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An artist collective affiliated with Northeastern University is being told by the school to vacate the Jamaica Plain warehouse where they work by July 13.
Members of the African-American Master Artists-in-Residence Program -- or AAMARP -- received a letter Thursday from the university’s facilities department saying their two floors of space would be closed because of increasing “safety and security concerns.”
The letter also cites building code violations -- including lights and movement after hours in a space not intended for residential use, and dividing walls made of flammable materials. Part of it reads:
Northeastern received an engineering report from an outside firm that lists significant structural, electrical, and other hazardous conditions that currently exist within the building; some of these conditions have been created/exacerbated by the occupants.
“Our goal here is to just make sure that people are safe and that everything is in compliance and that we don't have any kind of a tragedy whatsoever,” said Michael Armini, Northeastern's senior vice president of external affairs.
Armini added that “what's driving us now is not the future of arts or African-American arts at Northeastern ... This is solely about safety.”
When asked for response to the letter on Friday, the artists say they are not ready to comment yet and are working on building access issues and how to move forward with the university.
But Michael Dowling, director of Medicine Wheel, had something to say. He’s worked with many of the artists and is greatly distressed by the news about AAMARP’s pending dislocation.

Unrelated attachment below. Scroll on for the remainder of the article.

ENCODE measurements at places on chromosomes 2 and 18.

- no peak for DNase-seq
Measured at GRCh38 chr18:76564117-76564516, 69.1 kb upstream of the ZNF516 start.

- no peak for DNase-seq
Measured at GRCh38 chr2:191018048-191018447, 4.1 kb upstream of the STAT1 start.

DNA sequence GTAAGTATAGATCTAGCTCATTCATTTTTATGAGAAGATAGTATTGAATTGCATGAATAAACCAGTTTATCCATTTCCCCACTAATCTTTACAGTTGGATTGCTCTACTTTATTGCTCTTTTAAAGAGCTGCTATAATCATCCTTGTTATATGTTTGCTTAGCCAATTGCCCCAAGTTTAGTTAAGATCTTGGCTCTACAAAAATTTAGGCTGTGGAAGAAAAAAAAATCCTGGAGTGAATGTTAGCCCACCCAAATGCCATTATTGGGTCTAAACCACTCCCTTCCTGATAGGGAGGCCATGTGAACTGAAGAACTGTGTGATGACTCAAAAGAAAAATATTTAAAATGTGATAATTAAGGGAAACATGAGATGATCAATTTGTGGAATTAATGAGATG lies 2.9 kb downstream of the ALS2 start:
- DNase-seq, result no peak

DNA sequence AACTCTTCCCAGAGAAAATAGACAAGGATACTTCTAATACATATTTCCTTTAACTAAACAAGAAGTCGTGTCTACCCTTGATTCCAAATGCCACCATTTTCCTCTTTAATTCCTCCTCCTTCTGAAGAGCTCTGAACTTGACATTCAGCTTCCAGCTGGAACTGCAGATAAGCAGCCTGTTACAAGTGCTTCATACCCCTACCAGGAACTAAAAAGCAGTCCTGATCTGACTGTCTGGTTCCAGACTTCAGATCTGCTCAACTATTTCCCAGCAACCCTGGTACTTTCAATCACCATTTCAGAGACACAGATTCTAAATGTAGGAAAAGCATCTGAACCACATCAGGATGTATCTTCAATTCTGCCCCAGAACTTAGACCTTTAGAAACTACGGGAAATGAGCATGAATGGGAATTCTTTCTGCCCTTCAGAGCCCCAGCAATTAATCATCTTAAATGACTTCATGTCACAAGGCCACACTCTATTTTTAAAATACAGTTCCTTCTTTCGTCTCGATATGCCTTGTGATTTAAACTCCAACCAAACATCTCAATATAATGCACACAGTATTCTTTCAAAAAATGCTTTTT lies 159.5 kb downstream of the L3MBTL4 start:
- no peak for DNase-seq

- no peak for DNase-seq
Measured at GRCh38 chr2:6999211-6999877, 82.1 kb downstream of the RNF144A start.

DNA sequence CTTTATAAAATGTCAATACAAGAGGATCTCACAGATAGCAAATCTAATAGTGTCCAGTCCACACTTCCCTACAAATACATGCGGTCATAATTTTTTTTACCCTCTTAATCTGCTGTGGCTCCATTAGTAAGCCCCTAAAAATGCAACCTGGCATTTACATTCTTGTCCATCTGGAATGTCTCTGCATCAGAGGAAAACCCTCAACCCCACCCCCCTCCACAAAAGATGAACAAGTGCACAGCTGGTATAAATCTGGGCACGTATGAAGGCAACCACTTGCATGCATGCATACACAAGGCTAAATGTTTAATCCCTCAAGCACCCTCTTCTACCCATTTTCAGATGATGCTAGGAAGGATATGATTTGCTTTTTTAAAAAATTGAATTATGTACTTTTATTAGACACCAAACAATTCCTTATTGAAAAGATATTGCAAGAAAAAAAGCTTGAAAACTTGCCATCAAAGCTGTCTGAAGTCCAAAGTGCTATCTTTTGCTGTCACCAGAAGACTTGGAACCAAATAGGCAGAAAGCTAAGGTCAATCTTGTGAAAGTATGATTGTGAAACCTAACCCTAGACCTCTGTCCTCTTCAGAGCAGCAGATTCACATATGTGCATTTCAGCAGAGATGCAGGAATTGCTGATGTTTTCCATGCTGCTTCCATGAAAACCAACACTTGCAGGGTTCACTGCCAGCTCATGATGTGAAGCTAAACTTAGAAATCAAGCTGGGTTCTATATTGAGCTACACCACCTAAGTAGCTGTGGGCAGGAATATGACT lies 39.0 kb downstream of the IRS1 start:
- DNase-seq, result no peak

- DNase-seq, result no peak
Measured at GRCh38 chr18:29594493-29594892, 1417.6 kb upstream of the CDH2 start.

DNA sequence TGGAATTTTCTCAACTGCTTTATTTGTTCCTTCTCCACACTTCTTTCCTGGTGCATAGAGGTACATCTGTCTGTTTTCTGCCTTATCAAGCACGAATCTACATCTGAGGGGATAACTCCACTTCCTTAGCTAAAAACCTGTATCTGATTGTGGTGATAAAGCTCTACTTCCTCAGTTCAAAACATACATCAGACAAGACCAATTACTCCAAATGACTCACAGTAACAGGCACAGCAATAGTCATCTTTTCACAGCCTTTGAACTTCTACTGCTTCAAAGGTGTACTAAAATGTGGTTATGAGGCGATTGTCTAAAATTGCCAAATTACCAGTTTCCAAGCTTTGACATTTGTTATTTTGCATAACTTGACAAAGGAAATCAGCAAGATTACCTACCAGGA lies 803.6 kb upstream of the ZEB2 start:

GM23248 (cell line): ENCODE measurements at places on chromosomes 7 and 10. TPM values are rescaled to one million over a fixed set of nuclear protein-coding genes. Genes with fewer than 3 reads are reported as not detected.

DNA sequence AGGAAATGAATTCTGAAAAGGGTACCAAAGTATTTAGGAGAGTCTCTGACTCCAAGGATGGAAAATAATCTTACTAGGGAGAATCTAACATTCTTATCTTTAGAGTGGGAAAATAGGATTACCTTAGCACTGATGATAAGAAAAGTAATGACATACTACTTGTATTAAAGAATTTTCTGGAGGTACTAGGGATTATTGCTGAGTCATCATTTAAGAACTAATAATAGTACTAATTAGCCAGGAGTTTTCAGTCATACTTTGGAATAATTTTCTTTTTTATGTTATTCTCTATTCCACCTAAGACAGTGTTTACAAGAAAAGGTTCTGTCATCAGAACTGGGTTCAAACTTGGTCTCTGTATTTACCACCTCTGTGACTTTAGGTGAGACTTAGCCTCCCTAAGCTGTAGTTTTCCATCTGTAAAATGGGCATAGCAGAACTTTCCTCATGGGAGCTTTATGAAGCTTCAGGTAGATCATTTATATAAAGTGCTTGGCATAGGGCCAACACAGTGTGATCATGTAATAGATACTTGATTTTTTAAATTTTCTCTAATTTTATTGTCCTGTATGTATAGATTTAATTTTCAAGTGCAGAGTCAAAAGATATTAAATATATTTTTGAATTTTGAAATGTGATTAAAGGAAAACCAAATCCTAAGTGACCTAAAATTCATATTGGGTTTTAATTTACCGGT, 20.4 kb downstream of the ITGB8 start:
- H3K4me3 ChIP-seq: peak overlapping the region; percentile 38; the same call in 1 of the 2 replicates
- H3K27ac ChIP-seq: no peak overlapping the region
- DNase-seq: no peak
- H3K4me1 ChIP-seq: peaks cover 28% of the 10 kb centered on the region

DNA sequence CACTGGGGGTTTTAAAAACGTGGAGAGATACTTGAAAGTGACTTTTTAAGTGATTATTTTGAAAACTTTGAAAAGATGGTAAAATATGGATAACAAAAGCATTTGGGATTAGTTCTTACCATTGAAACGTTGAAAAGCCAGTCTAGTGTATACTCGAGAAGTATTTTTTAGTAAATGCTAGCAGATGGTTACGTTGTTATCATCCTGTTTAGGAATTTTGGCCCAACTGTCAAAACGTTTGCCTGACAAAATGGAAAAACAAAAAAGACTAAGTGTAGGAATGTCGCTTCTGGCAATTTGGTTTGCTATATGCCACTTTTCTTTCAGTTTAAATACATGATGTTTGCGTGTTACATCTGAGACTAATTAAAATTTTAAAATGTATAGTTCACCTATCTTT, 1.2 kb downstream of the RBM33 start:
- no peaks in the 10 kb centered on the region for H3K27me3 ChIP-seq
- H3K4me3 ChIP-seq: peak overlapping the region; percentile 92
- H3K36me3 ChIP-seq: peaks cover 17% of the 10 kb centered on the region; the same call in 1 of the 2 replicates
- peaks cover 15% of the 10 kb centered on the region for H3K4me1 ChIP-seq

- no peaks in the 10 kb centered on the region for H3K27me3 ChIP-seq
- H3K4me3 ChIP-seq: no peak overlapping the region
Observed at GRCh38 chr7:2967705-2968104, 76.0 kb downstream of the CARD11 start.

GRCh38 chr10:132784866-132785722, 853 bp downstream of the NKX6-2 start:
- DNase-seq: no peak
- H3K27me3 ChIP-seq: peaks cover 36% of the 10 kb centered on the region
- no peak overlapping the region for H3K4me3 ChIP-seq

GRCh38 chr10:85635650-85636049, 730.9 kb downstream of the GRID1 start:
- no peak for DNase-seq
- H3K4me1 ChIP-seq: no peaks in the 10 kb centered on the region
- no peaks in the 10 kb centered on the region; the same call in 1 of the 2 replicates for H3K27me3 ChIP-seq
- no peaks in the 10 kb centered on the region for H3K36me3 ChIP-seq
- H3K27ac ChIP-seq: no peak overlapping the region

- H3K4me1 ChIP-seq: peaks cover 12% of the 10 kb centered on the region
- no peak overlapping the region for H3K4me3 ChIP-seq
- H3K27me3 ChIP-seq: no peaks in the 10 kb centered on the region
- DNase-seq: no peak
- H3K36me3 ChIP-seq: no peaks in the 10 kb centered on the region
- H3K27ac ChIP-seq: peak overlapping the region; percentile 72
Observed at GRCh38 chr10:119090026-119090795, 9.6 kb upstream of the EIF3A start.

“The artists have contributed to illuminate the artistic heritage of the African diaspora for two generations,” he wrote in an email, “its artists break down the barriers that divide us as people. The incubation space created there has allowed the artists and the art produced there to address some of the most urgent needs of our times.”
The AAMARP has been working together for more than 30 years, practicing in a variety of genres, often reflecting on and celebrating the African-American experience. Kofi Kayiga, a Jamaican-born artist and educator, has exhibited his folklore and religious-themed pieces around the world since the 1960s. Shea Justice often highlights lesser-known figures from black history, recently exploring actor Paul Robeson’s legacy through pen-and-ink drawings. Photojournalist Don West has captured images of Nelson Mandela’s visit to Boston. Marlon Forrester has employed basketball imagery and rituals into works to comment on how young men of color are perceived in society.
Armini, at Northeastern, said, “We're probably going to find a time to talk to the artists next week. We're happy to work out as amicable a resolution as we can, but safety trumps everything else.”
Many of the artists have shown locally at City Hall, Massachusetts College of Art and Design, Simmons College and Medicine Wheel’s Spoke Gallery in South Boston.
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